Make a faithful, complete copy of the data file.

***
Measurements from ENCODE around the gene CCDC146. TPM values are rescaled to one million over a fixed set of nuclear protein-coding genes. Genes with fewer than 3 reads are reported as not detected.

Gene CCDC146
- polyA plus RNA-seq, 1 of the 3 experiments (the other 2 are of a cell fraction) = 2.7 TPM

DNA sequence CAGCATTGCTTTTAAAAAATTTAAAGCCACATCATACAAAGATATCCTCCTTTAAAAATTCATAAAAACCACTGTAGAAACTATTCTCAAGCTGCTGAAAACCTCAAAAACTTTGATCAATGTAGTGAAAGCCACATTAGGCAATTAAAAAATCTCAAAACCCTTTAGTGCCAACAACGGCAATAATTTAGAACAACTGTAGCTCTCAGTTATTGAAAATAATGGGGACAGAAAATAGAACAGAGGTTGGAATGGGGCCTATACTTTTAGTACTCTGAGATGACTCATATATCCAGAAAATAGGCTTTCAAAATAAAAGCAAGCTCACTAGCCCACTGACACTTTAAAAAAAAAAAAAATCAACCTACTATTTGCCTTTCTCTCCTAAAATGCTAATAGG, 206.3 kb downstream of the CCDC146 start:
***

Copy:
Measurements from ENCODE around the gene CCDC146. TPM values are rescaled to one million over a fixed set of nuclear protein-coding genes. Genes with fewer than 3 reads are reported as not detected.

Gene CCDC146
- polyA plus RNA-seq, 1 of the 3 experiments (the other 2 are of a cell fraction) = 2.7 TPM

DNA sequence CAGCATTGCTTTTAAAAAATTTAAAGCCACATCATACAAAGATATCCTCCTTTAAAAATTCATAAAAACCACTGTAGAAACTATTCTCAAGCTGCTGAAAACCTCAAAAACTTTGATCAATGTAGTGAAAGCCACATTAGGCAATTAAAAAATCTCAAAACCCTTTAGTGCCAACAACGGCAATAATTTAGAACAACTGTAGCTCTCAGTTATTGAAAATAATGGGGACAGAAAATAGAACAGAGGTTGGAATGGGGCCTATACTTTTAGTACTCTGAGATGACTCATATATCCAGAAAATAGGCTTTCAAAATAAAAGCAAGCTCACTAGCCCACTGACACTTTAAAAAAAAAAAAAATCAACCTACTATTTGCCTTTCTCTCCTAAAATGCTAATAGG, 206.3 kb downstream of the CCDC146 start: